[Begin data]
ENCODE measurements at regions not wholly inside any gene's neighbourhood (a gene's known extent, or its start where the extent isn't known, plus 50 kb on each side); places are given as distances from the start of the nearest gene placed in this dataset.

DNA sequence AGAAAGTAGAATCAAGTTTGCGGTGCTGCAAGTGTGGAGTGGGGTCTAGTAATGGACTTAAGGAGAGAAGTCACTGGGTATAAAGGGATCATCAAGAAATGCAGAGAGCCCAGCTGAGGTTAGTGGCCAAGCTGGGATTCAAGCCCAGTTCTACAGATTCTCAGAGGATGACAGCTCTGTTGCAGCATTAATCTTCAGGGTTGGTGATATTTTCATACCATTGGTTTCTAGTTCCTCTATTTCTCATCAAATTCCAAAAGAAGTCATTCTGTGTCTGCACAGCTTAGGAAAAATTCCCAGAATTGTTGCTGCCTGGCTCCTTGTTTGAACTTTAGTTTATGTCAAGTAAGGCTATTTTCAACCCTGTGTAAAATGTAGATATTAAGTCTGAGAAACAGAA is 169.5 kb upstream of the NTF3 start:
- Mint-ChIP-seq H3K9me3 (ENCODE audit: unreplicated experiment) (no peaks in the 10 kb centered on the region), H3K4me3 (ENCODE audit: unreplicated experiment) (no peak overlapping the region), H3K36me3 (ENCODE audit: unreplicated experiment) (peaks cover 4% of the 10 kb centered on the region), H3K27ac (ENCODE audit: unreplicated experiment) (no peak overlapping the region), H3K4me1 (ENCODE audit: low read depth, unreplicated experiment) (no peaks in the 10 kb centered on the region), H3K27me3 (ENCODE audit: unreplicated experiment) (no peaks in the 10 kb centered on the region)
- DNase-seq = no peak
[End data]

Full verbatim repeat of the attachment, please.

ENCODE measurements at regions not wholly inside any gene's neighbourhood (a gene's known extent, or its start where the extent isn't known, plus 50 kb on each side); places are given as distances from the start of the nearest gene placed in this dataset.

DNA sequence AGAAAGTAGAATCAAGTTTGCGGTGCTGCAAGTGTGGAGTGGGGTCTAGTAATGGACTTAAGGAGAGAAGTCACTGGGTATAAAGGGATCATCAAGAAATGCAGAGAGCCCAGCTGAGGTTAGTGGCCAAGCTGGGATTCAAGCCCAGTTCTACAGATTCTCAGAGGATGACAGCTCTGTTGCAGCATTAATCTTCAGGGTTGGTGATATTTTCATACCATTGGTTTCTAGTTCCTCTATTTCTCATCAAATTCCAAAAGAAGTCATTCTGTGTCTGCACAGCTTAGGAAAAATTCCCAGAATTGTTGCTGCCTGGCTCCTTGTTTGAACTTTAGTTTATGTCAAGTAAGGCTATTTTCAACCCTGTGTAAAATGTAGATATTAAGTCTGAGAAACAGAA is 169.5 kb upstream of the NTF3 start:
- Mint-ChIP-seq H3K9me3 (ENCODE audit: unreplicated experiment) (no peaks in the 10 kb centered on the region), H3K4me3 (ENCODE audit: unreplicated experiment) (no peak overlapping the region), H3K36me3 (ENCODE audit: unreplicated experiment) (peaks cover 4% of the 10 kb centered on the region), H3K27ac (ENCODE audit: unreplicated experiment) (no peak overlapping the region), H3K4me1 (ENCODE audit: low read depth, unreplicated experiment) (no peaks in the 10 kb centered on the region), H3K27me3 (ENCODE audit: unreplicated experiment) (no peaks in the 10 kb centered on the region)
- DNase-seq = no peak